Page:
- Last updated:
- 28 Mar 2019
Council looks after all plants and shrubs on council-controlled land including roads, pathways and parks.
It is accepted that residents mow and edge the grass on the nature strip beside their property, and a permit is not required to do so. Council is very appreciative of residents and community members who carry out maintenance of these areas. It also enables councils resources to be allocated to front line services.
On road reserves, footpaths and nature strips under council control you need a permit to:
- damage vegetation.
Council prefers council staff or contractors to complete this work. Council manages planting on nature strips to ensure everyone can move safely with a clear path and to ensure drivers have clear vision.
Services such as water, sewerage, power and telecommunications may be located in nature strips and could be damaged during excavation.
Council may grant a permit for the following on council-controlled road reserves:
- planting a shrub or creating a small nature strip garden
- clearing or damaging vegetation/trees assessed as low value during building (i.e. driveway, fencing).
Generally, council will not issue a permit for the following:
- planting, clearing or damaging vegetation/trees in an area other than the nature strip adjoining the applicant's property (i.e. parks, reserves, dunal or foreshore areas)
- planting street trees
- installing any structures such as garden bed edging, rocks, paving or artificial turf etc., within the nature strip
- planting, clearing or damaging vegetation on state-controlled land.
If the work is part of a community group project such as a community garden or similar, please contact council.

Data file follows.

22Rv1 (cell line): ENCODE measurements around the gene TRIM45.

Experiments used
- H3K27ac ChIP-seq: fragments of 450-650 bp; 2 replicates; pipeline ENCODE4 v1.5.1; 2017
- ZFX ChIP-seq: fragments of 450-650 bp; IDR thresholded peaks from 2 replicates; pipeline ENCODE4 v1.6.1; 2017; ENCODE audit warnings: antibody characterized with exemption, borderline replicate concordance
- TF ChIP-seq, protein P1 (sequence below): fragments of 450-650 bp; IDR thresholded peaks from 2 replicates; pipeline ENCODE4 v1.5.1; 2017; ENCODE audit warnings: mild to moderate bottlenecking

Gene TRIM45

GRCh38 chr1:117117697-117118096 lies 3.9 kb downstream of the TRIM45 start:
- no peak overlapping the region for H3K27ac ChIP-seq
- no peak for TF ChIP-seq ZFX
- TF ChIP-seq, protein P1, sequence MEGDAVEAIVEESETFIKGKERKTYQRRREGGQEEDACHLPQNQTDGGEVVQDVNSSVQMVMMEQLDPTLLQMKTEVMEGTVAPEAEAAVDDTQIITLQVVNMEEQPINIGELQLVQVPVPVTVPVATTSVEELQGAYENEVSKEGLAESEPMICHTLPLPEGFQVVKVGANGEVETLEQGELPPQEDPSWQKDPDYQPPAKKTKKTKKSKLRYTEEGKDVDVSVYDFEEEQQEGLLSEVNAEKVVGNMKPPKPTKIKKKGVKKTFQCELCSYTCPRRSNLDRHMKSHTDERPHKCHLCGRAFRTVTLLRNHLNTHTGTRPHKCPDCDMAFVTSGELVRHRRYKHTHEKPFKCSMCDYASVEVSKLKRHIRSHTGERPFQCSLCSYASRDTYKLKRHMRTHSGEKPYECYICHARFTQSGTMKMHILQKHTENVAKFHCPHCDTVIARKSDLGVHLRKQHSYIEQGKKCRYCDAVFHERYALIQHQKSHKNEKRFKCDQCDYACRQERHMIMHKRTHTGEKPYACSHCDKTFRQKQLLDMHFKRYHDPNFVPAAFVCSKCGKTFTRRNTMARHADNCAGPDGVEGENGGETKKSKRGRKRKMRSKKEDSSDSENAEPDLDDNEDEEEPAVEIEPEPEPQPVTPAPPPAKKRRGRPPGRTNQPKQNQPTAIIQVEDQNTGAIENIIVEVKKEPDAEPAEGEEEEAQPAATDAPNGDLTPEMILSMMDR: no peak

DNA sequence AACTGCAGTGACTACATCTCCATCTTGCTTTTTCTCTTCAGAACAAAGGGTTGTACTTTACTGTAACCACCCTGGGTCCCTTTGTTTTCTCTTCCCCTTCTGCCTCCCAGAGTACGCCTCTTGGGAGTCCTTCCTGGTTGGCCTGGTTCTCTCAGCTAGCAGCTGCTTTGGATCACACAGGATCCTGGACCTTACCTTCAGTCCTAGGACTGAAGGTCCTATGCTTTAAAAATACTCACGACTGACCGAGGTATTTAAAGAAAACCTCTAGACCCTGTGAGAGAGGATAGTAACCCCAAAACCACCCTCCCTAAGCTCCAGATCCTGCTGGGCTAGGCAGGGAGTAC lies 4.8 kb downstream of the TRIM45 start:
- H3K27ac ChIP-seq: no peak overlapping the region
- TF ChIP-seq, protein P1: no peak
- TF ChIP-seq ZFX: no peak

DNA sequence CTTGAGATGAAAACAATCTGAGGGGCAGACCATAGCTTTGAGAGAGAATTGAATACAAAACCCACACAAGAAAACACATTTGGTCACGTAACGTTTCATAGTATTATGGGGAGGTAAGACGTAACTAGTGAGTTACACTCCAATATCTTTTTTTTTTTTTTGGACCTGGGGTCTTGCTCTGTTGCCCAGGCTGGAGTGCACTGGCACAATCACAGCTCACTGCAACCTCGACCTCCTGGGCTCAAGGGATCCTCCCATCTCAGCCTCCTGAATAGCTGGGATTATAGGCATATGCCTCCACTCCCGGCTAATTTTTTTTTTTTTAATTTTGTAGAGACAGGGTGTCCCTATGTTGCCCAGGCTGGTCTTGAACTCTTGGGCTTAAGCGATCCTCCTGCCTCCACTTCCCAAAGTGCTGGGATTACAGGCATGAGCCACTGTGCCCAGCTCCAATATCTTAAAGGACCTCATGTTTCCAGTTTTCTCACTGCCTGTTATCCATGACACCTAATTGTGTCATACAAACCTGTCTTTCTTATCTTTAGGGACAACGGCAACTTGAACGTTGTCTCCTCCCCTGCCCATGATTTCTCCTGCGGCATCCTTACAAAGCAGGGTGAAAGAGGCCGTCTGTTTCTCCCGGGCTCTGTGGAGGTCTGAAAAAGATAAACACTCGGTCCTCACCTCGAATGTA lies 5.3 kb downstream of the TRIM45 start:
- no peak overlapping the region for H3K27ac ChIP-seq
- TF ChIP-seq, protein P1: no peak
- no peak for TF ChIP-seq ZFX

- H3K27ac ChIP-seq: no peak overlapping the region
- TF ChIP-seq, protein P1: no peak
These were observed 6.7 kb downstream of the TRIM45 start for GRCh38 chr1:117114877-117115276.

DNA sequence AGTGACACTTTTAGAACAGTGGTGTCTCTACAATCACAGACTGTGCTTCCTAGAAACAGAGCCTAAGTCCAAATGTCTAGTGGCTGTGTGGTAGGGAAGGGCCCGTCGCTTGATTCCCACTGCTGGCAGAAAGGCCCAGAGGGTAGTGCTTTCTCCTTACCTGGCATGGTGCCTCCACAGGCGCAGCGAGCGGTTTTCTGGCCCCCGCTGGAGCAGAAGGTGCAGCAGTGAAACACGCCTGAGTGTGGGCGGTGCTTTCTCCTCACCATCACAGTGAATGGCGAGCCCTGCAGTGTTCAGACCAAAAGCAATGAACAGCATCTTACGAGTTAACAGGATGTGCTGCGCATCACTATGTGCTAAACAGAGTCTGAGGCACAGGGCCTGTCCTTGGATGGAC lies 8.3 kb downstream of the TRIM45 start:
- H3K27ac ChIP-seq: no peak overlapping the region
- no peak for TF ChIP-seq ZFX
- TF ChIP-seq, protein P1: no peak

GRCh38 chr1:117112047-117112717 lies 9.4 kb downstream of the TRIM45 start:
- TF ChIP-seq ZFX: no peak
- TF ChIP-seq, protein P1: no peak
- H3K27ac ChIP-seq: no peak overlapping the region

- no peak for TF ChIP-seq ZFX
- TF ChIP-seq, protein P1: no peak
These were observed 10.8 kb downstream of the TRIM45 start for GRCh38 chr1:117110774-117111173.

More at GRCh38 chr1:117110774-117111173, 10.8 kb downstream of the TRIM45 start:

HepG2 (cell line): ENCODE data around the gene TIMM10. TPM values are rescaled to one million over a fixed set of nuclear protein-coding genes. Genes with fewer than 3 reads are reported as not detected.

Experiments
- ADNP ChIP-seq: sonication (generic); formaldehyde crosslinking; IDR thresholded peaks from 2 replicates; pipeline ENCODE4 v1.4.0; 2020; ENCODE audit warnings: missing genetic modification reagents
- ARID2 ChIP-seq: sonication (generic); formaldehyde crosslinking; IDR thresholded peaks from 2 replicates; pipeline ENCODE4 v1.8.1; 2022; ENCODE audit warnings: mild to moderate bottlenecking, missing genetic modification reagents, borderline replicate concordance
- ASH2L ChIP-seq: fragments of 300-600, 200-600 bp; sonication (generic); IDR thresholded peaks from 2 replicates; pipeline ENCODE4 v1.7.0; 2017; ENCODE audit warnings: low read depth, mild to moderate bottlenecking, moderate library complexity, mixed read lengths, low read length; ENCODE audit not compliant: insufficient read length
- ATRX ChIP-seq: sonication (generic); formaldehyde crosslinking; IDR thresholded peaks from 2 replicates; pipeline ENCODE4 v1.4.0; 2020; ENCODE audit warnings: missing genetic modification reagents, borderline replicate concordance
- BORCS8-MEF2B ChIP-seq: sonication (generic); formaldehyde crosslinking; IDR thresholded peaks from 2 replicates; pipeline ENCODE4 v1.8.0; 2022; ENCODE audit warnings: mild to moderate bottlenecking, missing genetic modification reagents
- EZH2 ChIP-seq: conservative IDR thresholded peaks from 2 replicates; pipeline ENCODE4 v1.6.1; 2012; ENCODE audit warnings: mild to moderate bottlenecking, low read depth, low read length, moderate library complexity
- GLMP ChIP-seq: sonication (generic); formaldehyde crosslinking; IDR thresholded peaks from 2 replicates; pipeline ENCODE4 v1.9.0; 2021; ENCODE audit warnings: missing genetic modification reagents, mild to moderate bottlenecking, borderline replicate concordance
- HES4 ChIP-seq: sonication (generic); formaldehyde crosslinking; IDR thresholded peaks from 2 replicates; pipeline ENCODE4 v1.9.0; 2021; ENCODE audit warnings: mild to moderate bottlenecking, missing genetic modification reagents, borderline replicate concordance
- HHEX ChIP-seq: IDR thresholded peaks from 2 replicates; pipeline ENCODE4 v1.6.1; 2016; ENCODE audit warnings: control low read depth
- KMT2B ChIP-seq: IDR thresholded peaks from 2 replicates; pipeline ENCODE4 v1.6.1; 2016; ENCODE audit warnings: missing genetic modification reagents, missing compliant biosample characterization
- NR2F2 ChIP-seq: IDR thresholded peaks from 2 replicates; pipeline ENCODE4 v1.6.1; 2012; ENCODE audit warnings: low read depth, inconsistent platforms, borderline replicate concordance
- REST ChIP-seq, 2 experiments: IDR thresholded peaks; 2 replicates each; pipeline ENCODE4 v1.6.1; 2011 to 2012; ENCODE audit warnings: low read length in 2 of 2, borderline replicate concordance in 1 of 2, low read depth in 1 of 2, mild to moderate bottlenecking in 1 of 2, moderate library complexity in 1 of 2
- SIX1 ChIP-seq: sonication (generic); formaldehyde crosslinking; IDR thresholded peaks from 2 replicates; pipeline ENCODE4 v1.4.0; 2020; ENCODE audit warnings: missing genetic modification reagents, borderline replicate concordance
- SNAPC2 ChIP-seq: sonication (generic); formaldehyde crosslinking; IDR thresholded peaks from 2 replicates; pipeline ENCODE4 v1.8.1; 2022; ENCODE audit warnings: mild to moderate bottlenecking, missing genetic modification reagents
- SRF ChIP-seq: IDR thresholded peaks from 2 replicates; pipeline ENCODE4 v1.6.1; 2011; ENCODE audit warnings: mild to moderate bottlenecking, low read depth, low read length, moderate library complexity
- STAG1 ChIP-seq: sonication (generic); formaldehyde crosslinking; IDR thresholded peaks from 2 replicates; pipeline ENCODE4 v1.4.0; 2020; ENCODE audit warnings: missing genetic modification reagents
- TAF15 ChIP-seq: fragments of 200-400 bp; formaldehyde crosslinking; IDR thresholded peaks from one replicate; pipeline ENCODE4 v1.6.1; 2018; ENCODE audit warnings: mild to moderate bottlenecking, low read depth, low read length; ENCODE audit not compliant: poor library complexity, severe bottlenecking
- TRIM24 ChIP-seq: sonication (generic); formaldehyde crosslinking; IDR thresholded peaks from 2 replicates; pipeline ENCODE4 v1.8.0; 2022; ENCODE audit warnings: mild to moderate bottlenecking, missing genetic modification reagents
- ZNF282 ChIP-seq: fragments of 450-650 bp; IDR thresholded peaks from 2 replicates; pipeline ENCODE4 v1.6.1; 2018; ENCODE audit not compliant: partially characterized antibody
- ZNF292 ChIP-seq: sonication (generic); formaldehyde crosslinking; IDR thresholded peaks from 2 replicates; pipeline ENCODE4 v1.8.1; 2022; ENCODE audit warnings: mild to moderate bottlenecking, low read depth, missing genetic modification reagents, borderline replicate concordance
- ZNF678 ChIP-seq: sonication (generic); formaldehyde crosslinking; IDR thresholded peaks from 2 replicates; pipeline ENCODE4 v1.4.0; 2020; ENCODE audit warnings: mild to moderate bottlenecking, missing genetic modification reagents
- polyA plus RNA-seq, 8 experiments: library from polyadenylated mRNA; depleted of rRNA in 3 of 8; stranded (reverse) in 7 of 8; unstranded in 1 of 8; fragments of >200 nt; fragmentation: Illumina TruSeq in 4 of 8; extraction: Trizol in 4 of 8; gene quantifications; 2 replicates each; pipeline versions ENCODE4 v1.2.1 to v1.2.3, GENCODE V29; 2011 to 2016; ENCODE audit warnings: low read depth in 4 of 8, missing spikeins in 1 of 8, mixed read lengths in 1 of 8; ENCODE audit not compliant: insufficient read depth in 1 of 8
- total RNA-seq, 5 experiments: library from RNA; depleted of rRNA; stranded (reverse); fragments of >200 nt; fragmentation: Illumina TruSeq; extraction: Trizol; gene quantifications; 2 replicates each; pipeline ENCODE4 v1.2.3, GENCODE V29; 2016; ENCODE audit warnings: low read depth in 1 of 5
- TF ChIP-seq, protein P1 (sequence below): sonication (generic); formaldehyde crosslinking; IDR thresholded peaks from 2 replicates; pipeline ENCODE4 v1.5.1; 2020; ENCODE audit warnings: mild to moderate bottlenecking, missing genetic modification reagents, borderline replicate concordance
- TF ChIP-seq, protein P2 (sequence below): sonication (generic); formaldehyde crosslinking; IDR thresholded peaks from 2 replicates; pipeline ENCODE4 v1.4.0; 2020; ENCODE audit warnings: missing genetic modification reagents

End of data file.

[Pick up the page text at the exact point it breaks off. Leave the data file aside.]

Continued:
Council expects the applicant to keep the garden in a well-maintained and safe condition. Council may get involved if the vegetation is a risk to the public or motorists.
Applying for a permit
Prior to lodging a permit application, it is recommended that you contact council and lodge a request for Parks and Gardens to conduct a risk assessment of the tree or vegetation concerned.
To ensure your application is considered, please include the following:
- completed Permit Application form
- non-refundable application fee of $171 (vegetation clearing or damage)
- no application fee applies for planting vegetation
- landscape plan showing the plant locations, plant species and plant numbers
- Dial Before you Dig notification (for activities involving machinery)
- consent from neighbours
- proof of public liability insurance.
- there is no fee for an Edible Garden Permit however the self-assessable criteria must be addressed. To apply please complete the Edible Garden application form. Refer to the Edible Food Gardens fact sheet for more information.
You can lodge your application at any council customer service centre. If your application is unsuccessful, you will not be required to pay the bond, however your application fee will not be refunded.
You will not have to pay your bond until council has assessed and approved your application. Your bond is refunded after the work is completed. The purpose of the bond is to cover any damage to existing infrastructure or vegetation and varies depending on the level of risk:
- $260 (minor work such as planting or removing a small tree or shrub without machinery or vehicles)
- $520 (installing or removing a garden bed or larger tree without machinery or heavy vehicles)
- $2079 (major work involving machinery or heavy vehicles)
- POA (major work that may endanger nearby trees).
Council will not issue a permit until you have paid the bond.
If you want to plant, clear or damage vegetation on land under the care and control of a state government agency, please direct your request to the relevant agency.
For more information about vegetation on council-controlled land, refer to the above fact sheet, or contact council.